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Thursday, December 1, 1910.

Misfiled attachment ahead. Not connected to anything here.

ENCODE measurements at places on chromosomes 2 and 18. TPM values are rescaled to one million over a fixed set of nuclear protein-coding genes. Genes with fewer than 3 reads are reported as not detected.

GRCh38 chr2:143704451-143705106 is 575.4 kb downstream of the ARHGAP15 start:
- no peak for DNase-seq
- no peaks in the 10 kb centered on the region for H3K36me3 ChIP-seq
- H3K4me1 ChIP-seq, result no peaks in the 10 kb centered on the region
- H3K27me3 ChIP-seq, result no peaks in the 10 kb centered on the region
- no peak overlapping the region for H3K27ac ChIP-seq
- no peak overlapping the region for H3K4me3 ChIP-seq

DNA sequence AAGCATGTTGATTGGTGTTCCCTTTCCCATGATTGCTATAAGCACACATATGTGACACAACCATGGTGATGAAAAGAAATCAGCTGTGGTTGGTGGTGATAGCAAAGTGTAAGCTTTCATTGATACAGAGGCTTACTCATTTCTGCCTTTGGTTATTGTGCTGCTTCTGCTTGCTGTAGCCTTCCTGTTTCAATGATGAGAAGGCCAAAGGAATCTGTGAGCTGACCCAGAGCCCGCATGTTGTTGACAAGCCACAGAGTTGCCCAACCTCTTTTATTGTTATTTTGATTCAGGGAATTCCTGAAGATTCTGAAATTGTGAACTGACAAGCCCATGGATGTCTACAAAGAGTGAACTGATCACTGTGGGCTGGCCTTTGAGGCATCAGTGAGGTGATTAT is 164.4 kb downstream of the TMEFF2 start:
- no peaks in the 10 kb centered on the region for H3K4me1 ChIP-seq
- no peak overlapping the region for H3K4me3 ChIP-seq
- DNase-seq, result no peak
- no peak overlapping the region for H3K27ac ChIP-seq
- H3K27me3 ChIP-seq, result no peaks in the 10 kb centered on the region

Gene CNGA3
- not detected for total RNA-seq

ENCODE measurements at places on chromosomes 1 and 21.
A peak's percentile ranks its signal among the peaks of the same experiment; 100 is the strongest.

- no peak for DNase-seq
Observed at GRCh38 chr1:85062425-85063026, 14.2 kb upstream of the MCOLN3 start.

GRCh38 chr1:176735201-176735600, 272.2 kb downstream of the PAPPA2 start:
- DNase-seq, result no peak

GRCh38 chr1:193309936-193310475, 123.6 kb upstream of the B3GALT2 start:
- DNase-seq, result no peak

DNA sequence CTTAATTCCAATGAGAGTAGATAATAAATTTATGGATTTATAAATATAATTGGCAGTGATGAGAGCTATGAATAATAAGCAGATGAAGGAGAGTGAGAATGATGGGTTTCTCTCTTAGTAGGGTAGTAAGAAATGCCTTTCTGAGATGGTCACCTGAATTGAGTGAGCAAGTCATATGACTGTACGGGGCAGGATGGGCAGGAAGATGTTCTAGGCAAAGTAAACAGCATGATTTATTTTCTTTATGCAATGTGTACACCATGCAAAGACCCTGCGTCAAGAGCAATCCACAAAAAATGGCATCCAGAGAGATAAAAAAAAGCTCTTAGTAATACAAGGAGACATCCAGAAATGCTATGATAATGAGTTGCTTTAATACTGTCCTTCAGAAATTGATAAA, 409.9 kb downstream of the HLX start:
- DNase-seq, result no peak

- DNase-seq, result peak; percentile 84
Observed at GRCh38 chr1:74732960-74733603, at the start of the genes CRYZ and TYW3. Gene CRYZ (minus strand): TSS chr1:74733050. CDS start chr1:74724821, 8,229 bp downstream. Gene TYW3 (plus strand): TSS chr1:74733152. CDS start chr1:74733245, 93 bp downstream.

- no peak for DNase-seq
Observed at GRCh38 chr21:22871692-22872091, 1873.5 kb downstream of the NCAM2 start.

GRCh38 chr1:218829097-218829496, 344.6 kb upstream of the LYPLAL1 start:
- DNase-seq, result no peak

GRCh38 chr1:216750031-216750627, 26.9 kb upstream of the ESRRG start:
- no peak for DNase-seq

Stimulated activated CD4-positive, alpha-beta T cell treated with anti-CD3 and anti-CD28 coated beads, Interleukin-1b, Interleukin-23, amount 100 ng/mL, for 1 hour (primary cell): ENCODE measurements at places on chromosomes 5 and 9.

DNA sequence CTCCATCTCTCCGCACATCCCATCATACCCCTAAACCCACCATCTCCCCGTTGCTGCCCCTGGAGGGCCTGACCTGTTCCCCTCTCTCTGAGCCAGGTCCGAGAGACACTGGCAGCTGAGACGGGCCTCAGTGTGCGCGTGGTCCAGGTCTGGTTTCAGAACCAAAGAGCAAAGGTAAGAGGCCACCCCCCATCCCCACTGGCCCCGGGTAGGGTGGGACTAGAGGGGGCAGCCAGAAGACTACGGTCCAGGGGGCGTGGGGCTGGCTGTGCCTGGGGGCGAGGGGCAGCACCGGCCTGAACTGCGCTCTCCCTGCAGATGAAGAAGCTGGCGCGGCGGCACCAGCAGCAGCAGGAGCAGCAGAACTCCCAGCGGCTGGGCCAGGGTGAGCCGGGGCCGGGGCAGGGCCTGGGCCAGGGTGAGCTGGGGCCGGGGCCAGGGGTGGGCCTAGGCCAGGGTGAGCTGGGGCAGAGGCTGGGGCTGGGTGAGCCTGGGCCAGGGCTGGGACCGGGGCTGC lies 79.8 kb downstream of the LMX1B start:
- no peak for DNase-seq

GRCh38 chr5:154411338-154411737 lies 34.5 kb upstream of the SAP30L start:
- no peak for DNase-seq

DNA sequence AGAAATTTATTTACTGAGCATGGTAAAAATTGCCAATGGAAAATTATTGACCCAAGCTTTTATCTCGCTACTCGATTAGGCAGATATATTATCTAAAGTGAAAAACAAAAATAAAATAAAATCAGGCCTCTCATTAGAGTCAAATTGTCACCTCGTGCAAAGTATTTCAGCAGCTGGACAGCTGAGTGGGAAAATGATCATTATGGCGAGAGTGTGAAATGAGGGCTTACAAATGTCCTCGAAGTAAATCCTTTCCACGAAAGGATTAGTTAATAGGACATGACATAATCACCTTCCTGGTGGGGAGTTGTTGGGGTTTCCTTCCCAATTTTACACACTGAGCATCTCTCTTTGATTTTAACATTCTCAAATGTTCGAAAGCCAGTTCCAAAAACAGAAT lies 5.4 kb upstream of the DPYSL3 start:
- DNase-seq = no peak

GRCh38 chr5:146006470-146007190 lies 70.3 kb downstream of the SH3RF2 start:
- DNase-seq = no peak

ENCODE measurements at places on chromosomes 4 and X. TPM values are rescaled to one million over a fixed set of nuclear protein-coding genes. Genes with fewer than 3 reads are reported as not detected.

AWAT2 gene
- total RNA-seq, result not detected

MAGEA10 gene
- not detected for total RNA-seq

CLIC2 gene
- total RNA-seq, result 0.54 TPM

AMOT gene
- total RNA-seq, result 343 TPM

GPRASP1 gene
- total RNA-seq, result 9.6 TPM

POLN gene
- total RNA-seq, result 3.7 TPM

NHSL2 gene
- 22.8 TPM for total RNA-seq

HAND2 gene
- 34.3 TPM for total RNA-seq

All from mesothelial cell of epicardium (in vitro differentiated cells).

llWTBllientS Oif •nprewcin a riyg I itii vi^ur On one occasion a boat bound for the United States from Rio de Janeiro touched at Perunmbuco. where the mate drove a bargain with a snake dealer for a half dozen reptiles of vari ous sizes. The mate had them in a cage on deck and charged a sailor with the duty of washing it out with sea wa ter, every evening. All. went. AveJ.l. as Fourth Street AvPf'g Hair Vigor* Sulphur. Glycerin. Quinin, Sodium Chjorid, Capsiciim Anythlnar Injurious here? Anything of merit here? Will It stop falling hair? Will It destroy dandruff? J. O, Armt OOBtPAtnt. Lowell. Mnsa. A SPJAKE STORY. Th» Roptiics Were Frozen Stiff, but That Didn't Harm Them. A naturalist once told how in a thicket on a mountain side he saw a man kill a rattlesnake. He beat the life out of it with a club and contin ued the pounding till it was mangled beyond recognition. When the nat uralist remonstrated the man said, "Boss, you can't kill a rattlesnake too dead." s,Ee# Alcohol Water Pcrtam Ask your doctor. Ask your doctor* Ask your doctor* Ask your doctor* not Color the Hair long as (he weaiTier was lualTd, but oil the night before the .gulf stream was crossed the sailor left a quantity of water in the cage, and about thirty hours from port a biting gale struck the ship. All hands were busy with the storm. and the snakes were forgotten. When the mate thought of them and went to look after their condition he found them frozen stiff and apparently as dead as the proverbial doornail. The dealer for whom the mate had brought them came on board the fol lowing day. He professed great dis appointment over the loss of his In tended purchase, but offered to take the snakes away as a kindness to the mate. He gathered them in his arms like so much firewood and carried them borne. But a rival dealer after ward told the officer that plenty of warm water had resuscitated the anakes..and,..(liat they had,- been_sold DECEMBERCLEARANCESALE Of Ready-to*JVear Garments Owing to the lateness of the season we find we havj more garments than we ought to have and our •'motto" not to carry any goods over until next season. We are offering extra price reductions in SUITS, LADIES MISSES COATS, CHILDRENS COATS This Sale is for ONE WEEK ONLY Ladies suits at 1-2 Price Ladies and Misses Fancy HEAVY WINTER COATS in fancy Tweed, Cheviot, heavy reversible plaid effects, tastily trimmed and man tailored, 54 and 56 in. lengths $40.00 and $35.00 Quality at.. $ 2 4 5 0 $32 00 and $30 Quality 2 2 0 0 $25.00 and $22.50 Quality at.. 1 7 5 0 $20.00 and $17.50 Quality at... 1 2 5 0 $10.00 and $12.50 Quality at... 7 7 5 $7.50 and $9.50 Quality at.... 6 5 0 $50.00 Suits at 2 5 0 0 $45.00 Suits at 2 2 5 0 $40.00 Suits at 2 0 0 0 *35.00 Suits at 1 7 5 0 $30.00 Suits at 1 5 0 0 $25.00 Suits at 12.50 $20.00 Suits at 1 0 0 0 $15.00 Suits at 7 5 0 Your choice of any childrens coats, sizes from 6 years up to 14 years at one-half price. We Show a Large Assortment of Children's Coats at Half Price SPECIAL BARGAINS IN BLACK BROADCLOTH AND KERSEY COATS Black imported Broad cloth coats made in the newest styles, lined with guaranteed satin or fancy silk lining, 54 to 56 inches in length. During this sale we offer them at following bar gain prices. $40.00 Quality $ 2 4 5 0 $30.00 Quality 1 9 7 5 $25.00 Quality 1 7 5 0 $20.00 Quality 12.50 $15.00 Quality 1 0 0 0 $10.00 Quality 7 7 5 Black Kersey Coats. These come in extra heavyweights. $30.00 Quality now $19.75 $25.00 Quality now 17.50 $20.00 Quality now 12.50 A. W. LUCAS CO.Bismarck to various urascuuis not a bit the worse for their "death" by freezing.—Har-j per's Weekly. The Ambulant Barber. Tads, like Peking, has its ambulant barber. Armed with a little box. con taining the necessary apparatus, razor, badger brush, soap, scissors and servi ette, he exercises his calling on tin* banks of the Seine. All the bargees. navvies and quay laborers are his cli ents. "Figaro" seats his patient ou the pavement, covers his knees with a newspaper and for a sou shaves, cuts his hnir and gives a human appear ance to the tramps and others who intrust themselves to his care. The Trouble. "So she doesn't return your affection, eh? Well, I shouldn't get mad about that. What's the use of bothering •bout a girl?" said Watkins. "I don't mind her not returning my affection." said Dobleigh, "but. con found it. she won't return my dia mond ring, either!"—Harper's Weekly. When a Joke's Not a Joke. To the joker who writes jokes for a (Ivtag It isn't much of a joke when the editor can't take a joke.—Lippin cotfts. *&-- K^ a htx /--. HATS AT $3.50 Worth $7.50 to $10.00 Millinery Dept. Bargains For this sale we have bought and added from stock a beautiful assort ment of hats worth $7.50 to $10.00, at $3.50 N.D. BISMARCK DAILY TRIBUNE WOMA N RIC IN Playhouse of CiiildSiood Furnish es Necessary Inspiration. PROCESS TAKES 209 MINUTES Mrs. Frances D. Shaw of Chicago. Forced to Earn Living For Children, Revolutionizes the Business—Auto matic Manufacture Saves Time, La bor and Material. A woman has revolutionized the in dustry of brlckinaking. Her name is Mrs. Frances D. Shaw of Chicago, and after eight years of invention and dis covery she is ready to give to the world a brick mixture and a kiln where it takes 200 minutes to dry. burn and cool bricks as against be tween four and five weeks in the old way where a brick enters one end of a 200 foot kiln and conies out cool enough to pack into (he freight car for shipping, handled once iu that time. Instead of eighteen times, as In the old way. Moreover, she has invented an enam eling machine which feeds, uniformly distributes the enamel and brushes the sides of the brick on the same journey. She has perfected a kiln wherein the most delicate pottery may be Ural in the open lire, producing the most beau tiful of shades and reducing the cost of production to 10 per cent of the old expense. The makers of bricks have come to look upon Mrs. Sl'aw as one of the wonders, but the country at large is Rolng to be immensely interested in a little mother whose inventions were born of necessity. The story dates back to Mrs. Shaw's playhouse days—back when she was a girr-of twelve and as Francos, daugh ter of Edward Dowdell, she played in the back yard of the family's residence in Iown Falls, la. Frances bad a min iature residence in the garden which left only one thing to be desired in the mind of its young mistress—its floor was of soft coal cinders. Playhouse Furnishes Idea. One day a pair of garden vases came as a gift from an old chemist friend, To prevent the play of the weather upon the two lawn ornaments the old 'chemist treated the outside to a coat- 1 ing of solution of silicate of soda, oth erwise known as liquid glass. The proceeding \v is of much interest to young Frances. She noticed that when a bit of the mixture dropped upon the ground it hardened. And then a bright thought came to her. This new mixture was the thing for a playhouse floor, and It was decided that the vases were to have a weather coat of less thickness that the cinder 1 floor of the tiny residence also might I bo covered. The mixture of the liquid glass with the coal ashes produced a flooring the like of which no play house ever before boasted. But three years later "little Miss Frances" left the playhouse to take charge of a home of her own—at fif teen—and with the family cooking, the making of clothes for the children who came and the general homemaking all else was forgotten until a decade ago, when she left Iowa to make her way for herself and her younger chil dren In Chicago. Mrs. Shaw cast about for something to do and began bringiug fresh butter and eggs in from the country and sell ing them. But one winter the butter in the storage house spoiled. Discovery an Accident. "It came to me," says Mrs. Shaw, "that hundreds of thousands of dollars must be wasted in this way every year and that there should be some manner of treating the tubs to prevent the de struction of the produce. All at once niv mind traveled back to my play house floor. I made some of the so lution, applying it hot to the cold tubs. But my butter was bleached perfectly white to the depth of about two inches all around, and it tasted like a soda biscuit. "I began studying the concoction of eome mixture whereby the deleterious elements might be eliminated and sought our good family friend, the late S. S. Kimbell, who was in the brick business in Porter, Ind. I wanted suf ficient heat and pressure from his ma chinery to drive the new mixture into the wood of the tub. '"That should be good to apply to trick,' said Mr. Kimbell, 'but I know It could not be done.' It gave me the Idea, however, and I kept experiment ing until in sheer accident one day I chanced upon the thing which made the brick itself. I knew I had a find and set to work to perfect it. That was eight years ago, and I've been working ever since." As to the whole system, the green bricks are placed on a car and run through the drying end of the kiln un til they reach the warming, heating and upper chamber. There they are passed on to the center of the fusing part of the kiln, where they are held at the temperature required for the various kinds of brick. The train travels at tlie rate of a foot a minute and carries tire brick right through to the fireboxes aad cooling chamber. The car makes Its exit through the rear of the sheds. Its brick cooled and ready for ship ment Canada Tenth In Shipping. Canada takes tenth place among the Mtfons in the world's shipping. FIFTEEN LARGEST ERN CITIES IN CENSUS. SOUTH 1910 P. Inc. K? 1M 7j.:i 2-ir.. 28.1 50.1 30.: 1010. 1900. No Orclans 339,075 Louisville. 2 2 1 0 Atlanta, Gil 1S4.S39 HiriiiiiiKhiun, Ala. l'OiSS Memphis, Tenn... 131.105 Richmond, Va 127.i 2S Nashville, Tenn.. 110,304 S:m Antonio, Tex. 90,Gil Dallas, Tex 92.104 Houston, Tex 78,800 Fort Worth, Tex. 73.312 Norfolk, Va C7.452 257.101 204,731 y.1,872 3S.415 102.320 Ki.flfit) SO.StS 63.321 42.038 44.G33 2fi,0SS 40.624 54.244 O a a L'lty, Okla 04,205 Charleston, S. C... 58,833 S1.2 UO.n 70.0 171.7 44.7 i.'.i 10,037 55,807 539.7 5.1 RAT DIES WAITING FOR RED TAPE TO KILL HIM. Teacher Forced to Feed Peat Until Rat Catcher Could Call. The following story of red tape Is hard to beat even In the very cradle of Prussian officialdom. Not long ago the head mistress of a high school for girls notified the authorites that there was a rat on the premises and asked that a man might be sent to kill it. The request was duly noted, but as the official rat catcher was not imnied': ately available the head mistress was advised to feed the beast in the mean time so that the rat catcher should in: make a fruitless journey. This she did for some weeks, and as the rat killer did not put in an appear ance she made a second application The original request, she was Inform ed, had been mislaid, but help would be sent in a few days. Weeks passed. and one day the rat was found dead and was buried in the garden in tin presence of the head mistress. A day or so later an official carrying a bundle of documents "in the matter of the rat" brought a message to the effect that the head mistress should take steps to destroy the rat at lie: own expense, as the official rat catcher could not come before the end of No vein her. T'pon being informed that the rat was dead and buried the official tired, but came back the next day ash ing for a written certificate to show that the rat was really dead, lie get it. and the administrative machine once more working smoothly. LEAVES RICHES TO COOKERY. I German Bachelor Single Because of Women's Culinary Ignorance. A remarkable will was left by Fran/, I Botor, a wealthy bachelor who died at I Grosswardein. Hungary, recently. 1S' I tor was known as a violent woman hater, but the cause of his antipathy was net fathomed until after iii death. In his will he explains that I: never married because modern woni'i are utterly ignorant of the principle. of cooking. He leaves his entire fortune to the municipality for the purpose of estab lishing a free cooking school in ori that young girls may be taught 1M.v. to prepare food In a civilized manner. The testator ironically observes tlr.t be bestows on his relatives the privi lege of daily free dinners tit the school. The Grosswardein municipality has accepted (he bequest and will at once begin the erection of the new cooking school. GALLOPING ARMY KITCHEN. British Government Arranges to Feed Tommy Atkins Well. The British soldier is notoriously fond of his rations and, like every other sol dier, is a poor fighter when bis meals do not appear with proper regularity. So that Tommy Atkins may not be kept a second late from his beef and tea the army has rigged up a novel "galloping kitchen," a cooker on wheels. which cooks as it goes and can rattle along on its gun carriage over the roughest roads a horse can take, the provender boiling away all the time. There is a boiler divided into four compartments, with a firebox below— nothing more. The arrangement could not be simpler, and it saves the annoy ance of setting up a whole cooking rut fit at every stop when the army is on a rapid march and also assures a men I to the detachment that is away from camp on a scouting or skirmishing ex pedition. MILAN PLANS A SKYSCRAPER Only Four Stories, but the Highest In Italy. Milan will be the first Italian city to have a "skyscraper." Such a struc ture seems somehow out of the pic ture in Italy, but one is about to be built in Milan of four stories, with hundreds of rooms. In most Italian cities it would be forbidden by law, as a house may be only as high as the width of the street in which it stands, which means in Italy in many cases extremely low houses. Should the experiment prove a success doubtless a way will be found to have the law changed. American Wood Essential. The kind of wood exclusively used In the manufacture of boot and shoe lasts in London is American rock maple. Electric Car Lighting Popular. Electricity has supplanted gas for car lighting in nearly all the state rail ways of Italy, Switzerland and Den mark. MILITARY ACCURACY. Exactness In Keeping Tab on the Movements of Soldiers. We hear much of the perfection of military organization abroad, but it Is doubtful whether any foreign war of fice follows with an accuracy greater than that displayed by our own war department I be movements of its of ficers. The following is an interesting ease In point: A young army officer who has seen service iu Ibis country and in the east was once with a scouting party in Ari zona. After two weeks in the desert his squad came to the railway near a small station. Within ten minutes a telegram from Washington was brought to him by the station agent. It asked if the ollleer wished to be transferred to one of the new artillery regiments then forming. He answered by telegraph that be would be ylad to enter either of them. Then with bis squad be set off again across the desert. It was six days later when they again struck the railway, fids time eighty miles from the point at which they had previously crossed it. but the officer's reply from the war depart ment wns awaiting him. It bad been telegraphed to every station within 200 miles. A more striking instance of accuracy occurred after I lie same olllcer's trans fer to tlie east. He was traveling home on Uvive, and, as the regulations require, he bad notified the department of the day. hour and probable route of his journey. After he bad been mi the train for eight hours at a small station the porter entered with a tele gram, asking if any one of his name wtis present. On opening the tele gram the oillecr found that it ordered him to detached duty. Exactness of detail could not be car ried much further. The war depart ment knew the whereabouts of an in significant second lieutenant even when he was traveling on leuve of ab sence.—New York Herald. How She Knew. "Will you have some fresh mush-: rooms?" asked the hostess sweetly. "Yes." f.-iltered the guest, "if you're quite sure lliey're mushrooms and not toadstools." I "Oh. I'm quite sure," replied the hostess. "I opened the can myself."—' Detroit Free Press. Coal You'll LoseMoneyJime,Comfrt unless you order Storm Doors, Storm Windows and Storm Vestibules now. Cold weather and blizzards any time. Good storm protection saves coal saves time, therefore saves money—and keeps you comfortable. We can supply you better, quicker and cheaper than ever before. Figure with us. Glass Lowest price—tiny size or quantity, promptly and accurately (lone. Get your coal now. Fill your bins before bad weather conies. We have ANTHRACITE in nut size. HOCKING VALLEY. LIGNITE, the best grades. Let us supply you from our well stocked yards NOW. REMEMBER—Coal of all kinds and guaranteed weights. Don't put it off—phone 77 today, do it now. H. C. Rhud Lumber Company You Can Work Near a Window Three Till It Got to be Second Nature Suffering Endless and Without Relief—Cuticura Made Skin as Clear as a Baby's. "If I had known of the Cuticura Remedies fifty vears ago it would have saved mo two hundred dollars and an immense amount of suffering. My dis ease (psoriasis) commenced on my head in a spot not larger than a cent. It spread rapidly over my body and got under my nails. The scales would drop off of me all the time and my suffering was endless and without relief. A thou sand dollars would not tempt me to have this disease over again, 1 am a poor man but feel rich to be free of what some of the doctors called leprosy, some ringworm, psoriasis, etc. I took and sarsaparillaa over a year and a half but got no cure. I cannot praise the Cuticura Itemediea too much. They made my skin as clear and free from scales as a baby's. All I used of them was two cakes of Cuticura Soap, three boxes of Cuticura Ointment and three bottles of Cuticura Kesolvent. If you had been there and said you would have cured me for two hundred dollars, you would have had tho money. I was covered with the scales but by using Cuticura I was soon as clear as any per son ever was. This was over twenty-two years ago and for a long time, through force of habit, I used to rub my hands over my arms and legs to scratch, but to no purpose I was well. I had scratched twenty-eight years and it got to be a kind of second nature to me. Dennis Downing, Waterbury, Vt„ November 27, 11)00." Cuticura is the mart economical treatment tor •flections of the skin and sralp. A rake of Cuticura Soap niid a box of Cuticura Ointment are often •ufflclc-nt. Sold througbout the world. Potter Drut A Chcm. Corp., Solo PropB., Ilcwton. KTMallcd free, 32-puuc Cuticura book, an Authority on the Skin. Odds and Ends. Uncle Jim. an old negro driver in Richmond. Va.. had some ladies to drive through the cemetery. He took them round and showed them the nota ble graves and monuments and then drove to that part of the cemetery where the derelicts were Interred. "Who are buried IiereV" asked a lady In the party. "I don't think I ever was here before." "Oh." replied Uncle Jim, "odds and ends, missus, odds ami ends!"—Pitts burg Press. GLAZING in winter when you have a Perfec tion Oil Heater. It is a portable radiator which can be moved to any part of a room, or to any room in a house. When you have a ERFJECT10] SMOKELESS I E A S Absolutely smokeless and odorlm you do not have to work close to the stove, which is usually far from the window. You can work where you wish, and be warm. You can work on dull winter days in the full light near the window, without being chilled to the bone. The Perfection Oil Heater quickly gives heat, and with one filling of the font burns steadily for nine hours, without smoke or smell. An indicator always shows the amount of oil in the font. The filler cap, put in like a cork in a bottle, is attached by a chain. This heater has a cool handle and a damper top. The Perfection Oil Heater has an aatomatlc-locldn0 flame spreader, which prevents the wick from being turned high enough to smoke, and is easy to remove and drop back, so the wick can be quickly cleaned. The burner body or gallery cannot become wedged and can be unscrewed in an instant for rewicking. The Perfection Oil Heater is finished in japan or nickel, is strong, durable, well-made, built for service, and yet light and ornamental. Dttltn Bmrymmn. If *dt at javt, wrm far Itsotyftm cbraim to tkt marts* agmy cf tkt